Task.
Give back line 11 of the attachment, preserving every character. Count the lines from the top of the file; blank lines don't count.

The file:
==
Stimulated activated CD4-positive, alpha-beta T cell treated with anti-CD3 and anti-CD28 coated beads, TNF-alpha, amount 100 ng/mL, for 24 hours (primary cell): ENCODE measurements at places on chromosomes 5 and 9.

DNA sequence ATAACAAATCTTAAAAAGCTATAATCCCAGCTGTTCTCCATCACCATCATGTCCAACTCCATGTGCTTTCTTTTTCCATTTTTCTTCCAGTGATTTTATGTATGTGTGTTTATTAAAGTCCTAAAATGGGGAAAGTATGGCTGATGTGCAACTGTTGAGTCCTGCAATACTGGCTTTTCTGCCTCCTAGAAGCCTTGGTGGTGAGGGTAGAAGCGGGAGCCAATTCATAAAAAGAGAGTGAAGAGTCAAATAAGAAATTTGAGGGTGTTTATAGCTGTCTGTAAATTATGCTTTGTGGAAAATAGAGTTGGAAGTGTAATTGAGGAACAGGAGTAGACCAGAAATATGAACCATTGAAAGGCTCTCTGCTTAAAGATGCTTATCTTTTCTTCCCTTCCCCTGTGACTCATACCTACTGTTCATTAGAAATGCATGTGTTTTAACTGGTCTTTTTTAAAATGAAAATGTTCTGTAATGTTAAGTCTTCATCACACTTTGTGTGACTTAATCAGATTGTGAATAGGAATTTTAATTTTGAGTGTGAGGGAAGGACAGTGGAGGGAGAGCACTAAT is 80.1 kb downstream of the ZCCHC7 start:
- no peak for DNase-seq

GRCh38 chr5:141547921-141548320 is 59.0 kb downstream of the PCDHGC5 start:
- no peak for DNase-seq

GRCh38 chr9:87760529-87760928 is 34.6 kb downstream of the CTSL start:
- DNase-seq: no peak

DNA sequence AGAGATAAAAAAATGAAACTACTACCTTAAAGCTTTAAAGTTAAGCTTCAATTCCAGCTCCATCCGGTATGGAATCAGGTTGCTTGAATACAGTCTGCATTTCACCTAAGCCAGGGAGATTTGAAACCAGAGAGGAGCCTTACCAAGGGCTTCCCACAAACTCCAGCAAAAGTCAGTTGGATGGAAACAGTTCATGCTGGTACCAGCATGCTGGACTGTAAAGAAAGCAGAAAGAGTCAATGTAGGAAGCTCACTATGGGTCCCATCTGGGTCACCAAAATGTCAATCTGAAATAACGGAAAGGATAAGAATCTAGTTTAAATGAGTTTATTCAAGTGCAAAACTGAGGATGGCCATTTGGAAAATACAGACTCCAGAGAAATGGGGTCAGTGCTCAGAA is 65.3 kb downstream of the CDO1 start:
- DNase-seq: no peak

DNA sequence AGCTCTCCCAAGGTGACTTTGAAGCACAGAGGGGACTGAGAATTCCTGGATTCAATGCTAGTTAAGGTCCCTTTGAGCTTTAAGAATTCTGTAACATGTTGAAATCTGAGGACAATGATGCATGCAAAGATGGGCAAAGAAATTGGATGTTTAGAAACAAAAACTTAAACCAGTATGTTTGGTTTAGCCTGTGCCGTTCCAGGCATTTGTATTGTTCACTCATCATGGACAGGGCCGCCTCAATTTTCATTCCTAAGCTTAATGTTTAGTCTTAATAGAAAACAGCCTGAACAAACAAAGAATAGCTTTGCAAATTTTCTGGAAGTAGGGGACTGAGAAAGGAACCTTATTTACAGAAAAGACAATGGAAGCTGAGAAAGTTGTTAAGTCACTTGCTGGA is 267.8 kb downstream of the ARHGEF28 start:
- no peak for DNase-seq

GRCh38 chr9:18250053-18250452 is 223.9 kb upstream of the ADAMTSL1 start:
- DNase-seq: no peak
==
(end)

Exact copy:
- no peak for DNase-seq